Treating borehole water on a poultry farm

Back to Application case studies - 22/05/2018

A reverse osmosis kit to treat turbidity and high sodium levels on a free range egg farm in the UK

Problem

A free range egg producer approached J&F to examine the possibility of using water from an existing borehole for use as drinking water for their laying birds.

A recent water analysis showed:

Elevated turbidity

High concentration of organic compounds (water sample was clear)

High TVCs

High sodium levels

The above levels of contamination were unacceptable to the welfare of the birds and would also depress egg production.

Treating borehole water on a poultry farm

Solution

The requirement was to treat 17 m3 per day, the following equipment was specified and supplied by J&F:

1 x Chlorine dosing station for the disinfection to reduce the high TVCs

1 x Backwashing turbidity unit using Filter Ag+ filter media & WS1 control valve

1 x Carbon backwashing unit using Aquasorb CS activated coconut based carbon for de-chlorination & WS1 control valve

1 x 24 m3 per day Reverse Osmosis unit with automatic anti-scalent dosing

1 x 2 m3 per hour UV disinfection unit with 5 micron pre-filter

The above was installed with final commissioning taking only one day – the backwashing turbidity & carbon units linked to the RO unit using Clack microswitch assemblies.
A ROSA (reverse osmosis system analysis) had been produced during specification – the final water quality matched this giving low sodium, bicarbonates & TDS – finally the pH was also reduced benefitting the birds.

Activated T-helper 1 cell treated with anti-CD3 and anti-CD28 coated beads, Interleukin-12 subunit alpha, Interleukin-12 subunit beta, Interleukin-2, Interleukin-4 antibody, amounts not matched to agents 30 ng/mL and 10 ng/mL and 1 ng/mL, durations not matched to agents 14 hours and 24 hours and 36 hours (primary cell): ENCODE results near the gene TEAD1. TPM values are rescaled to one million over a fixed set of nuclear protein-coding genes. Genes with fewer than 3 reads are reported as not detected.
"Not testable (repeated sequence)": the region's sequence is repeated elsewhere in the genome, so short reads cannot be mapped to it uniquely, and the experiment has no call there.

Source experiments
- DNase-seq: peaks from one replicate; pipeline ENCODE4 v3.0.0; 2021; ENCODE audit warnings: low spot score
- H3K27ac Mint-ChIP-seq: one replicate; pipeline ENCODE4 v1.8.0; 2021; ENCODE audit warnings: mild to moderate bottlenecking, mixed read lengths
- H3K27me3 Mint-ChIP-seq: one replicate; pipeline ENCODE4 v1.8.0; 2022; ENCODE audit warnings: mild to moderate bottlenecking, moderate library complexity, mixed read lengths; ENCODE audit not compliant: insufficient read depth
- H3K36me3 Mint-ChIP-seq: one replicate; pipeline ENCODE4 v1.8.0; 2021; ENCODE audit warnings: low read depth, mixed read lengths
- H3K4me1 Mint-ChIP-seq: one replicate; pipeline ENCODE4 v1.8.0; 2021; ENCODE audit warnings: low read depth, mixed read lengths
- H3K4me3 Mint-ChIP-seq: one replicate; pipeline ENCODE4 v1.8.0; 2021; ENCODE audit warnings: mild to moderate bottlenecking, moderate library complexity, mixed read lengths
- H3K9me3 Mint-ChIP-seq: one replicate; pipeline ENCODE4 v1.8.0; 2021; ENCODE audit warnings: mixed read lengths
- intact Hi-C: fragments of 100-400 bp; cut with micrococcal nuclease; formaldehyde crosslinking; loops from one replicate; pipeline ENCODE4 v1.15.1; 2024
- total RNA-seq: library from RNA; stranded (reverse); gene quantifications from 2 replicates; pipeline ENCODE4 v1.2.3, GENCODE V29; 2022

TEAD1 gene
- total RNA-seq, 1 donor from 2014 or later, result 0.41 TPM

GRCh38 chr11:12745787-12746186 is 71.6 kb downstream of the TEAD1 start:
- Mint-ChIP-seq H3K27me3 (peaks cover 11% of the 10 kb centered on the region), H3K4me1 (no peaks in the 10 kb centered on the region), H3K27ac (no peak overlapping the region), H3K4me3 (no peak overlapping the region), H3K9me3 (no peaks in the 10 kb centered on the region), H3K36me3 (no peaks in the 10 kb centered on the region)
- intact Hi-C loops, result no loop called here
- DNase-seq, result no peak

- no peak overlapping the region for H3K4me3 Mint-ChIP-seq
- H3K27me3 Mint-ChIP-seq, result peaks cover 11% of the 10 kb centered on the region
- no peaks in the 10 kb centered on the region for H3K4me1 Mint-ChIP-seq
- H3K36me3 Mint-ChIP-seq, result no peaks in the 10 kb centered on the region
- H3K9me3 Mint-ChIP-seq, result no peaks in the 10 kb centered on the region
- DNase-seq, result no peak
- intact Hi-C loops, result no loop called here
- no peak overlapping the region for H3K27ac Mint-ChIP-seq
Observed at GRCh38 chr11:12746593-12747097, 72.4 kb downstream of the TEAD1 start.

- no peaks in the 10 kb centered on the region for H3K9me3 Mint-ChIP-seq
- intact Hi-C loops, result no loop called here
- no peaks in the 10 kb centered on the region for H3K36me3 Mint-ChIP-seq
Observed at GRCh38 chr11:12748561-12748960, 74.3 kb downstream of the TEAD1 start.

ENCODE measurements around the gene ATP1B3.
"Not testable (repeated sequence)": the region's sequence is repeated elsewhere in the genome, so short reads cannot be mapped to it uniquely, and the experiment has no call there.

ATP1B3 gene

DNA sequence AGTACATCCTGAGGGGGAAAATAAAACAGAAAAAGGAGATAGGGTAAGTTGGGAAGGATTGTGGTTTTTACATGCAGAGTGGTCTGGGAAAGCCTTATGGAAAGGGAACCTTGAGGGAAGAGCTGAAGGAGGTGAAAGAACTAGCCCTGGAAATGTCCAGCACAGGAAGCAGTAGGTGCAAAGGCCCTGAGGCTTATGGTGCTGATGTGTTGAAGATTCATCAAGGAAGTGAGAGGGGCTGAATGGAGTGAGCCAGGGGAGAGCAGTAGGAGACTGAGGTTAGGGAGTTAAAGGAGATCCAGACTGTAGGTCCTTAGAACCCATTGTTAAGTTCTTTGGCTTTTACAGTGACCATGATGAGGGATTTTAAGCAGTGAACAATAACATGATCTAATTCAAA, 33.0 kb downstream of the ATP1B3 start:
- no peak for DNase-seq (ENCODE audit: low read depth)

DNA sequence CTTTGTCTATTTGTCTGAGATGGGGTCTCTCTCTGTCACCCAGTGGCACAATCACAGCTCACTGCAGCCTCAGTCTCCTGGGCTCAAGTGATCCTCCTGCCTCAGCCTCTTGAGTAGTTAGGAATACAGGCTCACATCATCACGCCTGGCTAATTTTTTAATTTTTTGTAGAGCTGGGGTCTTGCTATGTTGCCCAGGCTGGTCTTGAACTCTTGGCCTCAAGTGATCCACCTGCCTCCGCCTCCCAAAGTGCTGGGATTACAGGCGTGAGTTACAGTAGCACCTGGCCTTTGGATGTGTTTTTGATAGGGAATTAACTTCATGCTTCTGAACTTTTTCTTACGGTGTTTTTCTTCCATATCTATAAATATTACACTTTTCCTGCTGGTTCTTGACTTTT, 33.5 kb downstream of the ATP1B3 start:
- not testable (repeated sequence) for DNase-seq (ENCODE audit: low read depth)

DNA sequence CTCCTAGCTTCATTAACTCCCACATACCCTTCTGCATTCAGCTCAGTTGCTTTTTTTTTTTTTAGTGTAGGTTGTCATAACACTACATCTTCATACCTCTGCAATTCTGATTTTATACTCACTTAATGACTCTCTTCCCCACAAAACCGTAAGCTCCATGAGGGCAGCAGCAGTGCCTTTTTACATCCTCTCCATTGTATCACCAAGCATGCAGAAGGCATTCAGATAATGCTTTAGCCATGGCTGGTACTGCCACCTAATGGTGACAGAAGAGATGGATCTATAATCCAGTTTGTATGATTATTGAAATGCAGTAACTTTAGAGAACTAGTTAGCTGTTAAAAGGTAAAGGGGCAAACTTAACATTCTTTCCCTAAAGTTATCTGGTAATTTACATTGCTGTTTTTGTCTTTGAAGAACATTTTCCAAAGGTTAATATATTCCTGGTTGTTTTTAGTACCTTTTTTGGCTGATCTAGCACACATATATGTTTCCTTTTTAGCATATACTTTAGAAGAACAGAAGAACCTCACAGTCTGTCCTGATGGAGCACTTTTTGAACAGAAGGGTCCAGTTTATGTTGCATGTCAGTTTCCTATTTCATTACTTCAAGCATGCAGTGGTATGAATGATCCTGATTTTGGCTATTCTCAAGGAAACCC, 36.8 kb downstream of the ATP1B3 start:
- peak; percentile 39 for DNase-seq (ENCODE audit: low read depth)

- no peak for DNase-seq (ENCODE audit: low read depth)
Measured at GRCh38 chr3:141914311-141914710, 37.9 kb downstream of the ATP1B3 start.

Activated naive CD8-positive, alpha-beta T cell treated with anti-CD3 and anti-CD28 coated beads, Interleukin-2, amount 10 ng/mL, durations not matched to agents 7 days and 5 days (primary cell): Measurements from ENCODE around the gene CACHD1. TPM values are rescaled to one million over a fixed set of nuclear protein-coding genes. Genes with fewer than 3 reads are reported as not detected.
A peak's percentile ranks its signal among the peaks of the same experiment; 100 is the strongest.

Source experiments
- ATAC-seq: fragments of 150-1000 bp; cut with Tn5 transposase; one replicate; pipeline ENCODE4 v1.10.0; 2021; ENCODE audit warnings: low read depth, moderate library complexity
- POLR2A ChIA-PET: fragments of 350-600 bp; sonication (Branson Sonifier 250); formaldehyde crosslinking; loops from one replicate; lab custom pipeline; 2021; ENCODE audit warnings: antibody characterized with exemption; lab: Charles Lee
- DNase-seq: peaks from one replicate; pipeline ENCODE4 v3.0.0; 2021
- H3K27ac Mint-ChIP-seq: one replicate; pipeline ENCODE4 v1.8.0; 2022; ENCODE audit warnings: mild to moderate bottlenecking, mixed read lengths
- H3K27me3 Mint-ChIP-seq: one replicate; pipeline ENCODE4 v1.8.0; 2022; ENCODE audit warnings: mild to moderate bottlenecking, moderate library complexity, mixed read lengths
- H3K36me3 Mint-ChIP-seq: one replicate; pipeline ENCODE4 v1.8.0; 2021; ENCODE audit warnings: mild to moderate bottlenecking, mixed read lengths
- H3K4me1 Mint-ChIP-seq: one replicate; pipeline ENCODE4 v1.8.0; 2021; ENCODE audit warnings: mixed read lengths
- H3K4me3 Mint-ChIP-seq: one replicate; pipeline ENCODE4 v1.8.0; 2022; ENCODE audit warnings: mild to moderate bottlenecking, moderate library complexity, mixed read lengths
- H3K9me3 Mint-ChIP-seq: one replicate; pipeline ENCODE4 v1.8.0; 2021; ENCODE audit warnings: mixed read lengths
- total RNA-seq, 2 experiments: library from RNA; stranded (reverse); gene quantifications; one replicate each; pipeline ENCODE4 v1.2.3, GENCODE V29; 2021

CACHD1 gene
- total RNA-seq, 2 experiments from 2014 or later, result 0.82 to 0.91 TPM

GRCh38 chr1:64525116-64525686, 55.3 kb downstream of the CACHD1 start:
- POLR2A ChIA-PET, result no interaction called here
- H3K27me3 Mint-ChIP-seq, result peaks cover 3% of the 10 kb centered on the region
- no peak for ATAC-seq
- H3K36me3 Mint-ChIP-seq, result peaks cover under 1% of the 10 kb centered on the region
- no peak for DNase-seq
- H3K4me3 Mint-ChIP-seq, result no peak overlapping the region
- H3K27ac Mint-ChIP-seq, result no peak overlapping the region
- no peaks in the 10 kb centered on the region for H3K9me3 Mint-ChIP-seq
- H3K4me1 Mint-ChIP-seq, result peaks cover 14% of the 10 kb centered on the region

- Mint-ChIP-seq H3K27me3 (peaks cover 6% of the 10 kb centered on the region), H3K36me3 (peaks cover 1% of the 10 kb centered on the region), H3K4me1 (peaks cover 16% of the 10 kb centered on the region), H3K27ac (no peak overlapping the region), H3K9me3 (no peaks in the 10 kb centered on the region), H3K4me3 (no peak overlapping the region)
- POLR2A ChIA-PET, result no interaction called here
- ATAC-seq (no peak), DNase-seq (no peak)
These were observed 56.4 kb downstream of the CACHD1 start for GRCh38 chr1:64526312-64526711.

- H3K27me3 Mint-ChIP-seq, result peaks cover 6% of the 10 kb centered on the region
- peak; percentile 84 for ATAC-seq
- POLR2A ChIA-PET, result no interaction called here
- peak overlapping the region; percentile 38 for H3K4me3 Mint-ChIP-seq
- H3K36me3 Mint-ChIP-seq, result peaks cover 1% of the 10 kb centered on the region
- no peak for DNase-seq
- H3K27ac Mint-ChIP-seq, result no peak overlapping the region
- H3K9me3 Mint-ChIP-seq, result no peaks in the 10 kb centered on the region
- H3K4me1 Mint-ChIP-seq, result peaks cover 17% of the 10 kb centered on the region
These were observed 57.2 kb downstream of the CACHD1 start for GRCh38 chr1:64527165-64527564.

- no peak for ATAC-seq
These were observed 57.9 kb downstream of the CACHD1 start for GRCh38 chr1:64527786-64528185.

Treating borehole water on a poultry farm

How safe is borehole water for drinking?

We usually recommend the installation of a UV disinfection system be installed to clean private water supplies, including boreholes.

A borehole draws water from an aquifer which is made up from rain water filtered through natural rock formations. A water analysis will show any contaminants that may need to be removed to provide a wholesome water supply.

How will water treatment help my livestock?

Whilst livestock may have a better tolerance for poorer quality water there are still many factors that can affect performance which in turn can cause a financial loss.

Poor quality drinking water may cause the livestock to drink less than they need, or even not drink at all, affecting their general health.

In the case of poultry, for example, by supplying water with a sodium content below 50 ppm gives the poultry better growth and improved egg laying quotas.

Water of consistent quality allows farmers to provide “feed” of a consistent nature.

Removing iron, manganese and hardness will also make heat exchangers more efficient and prolong the service life.

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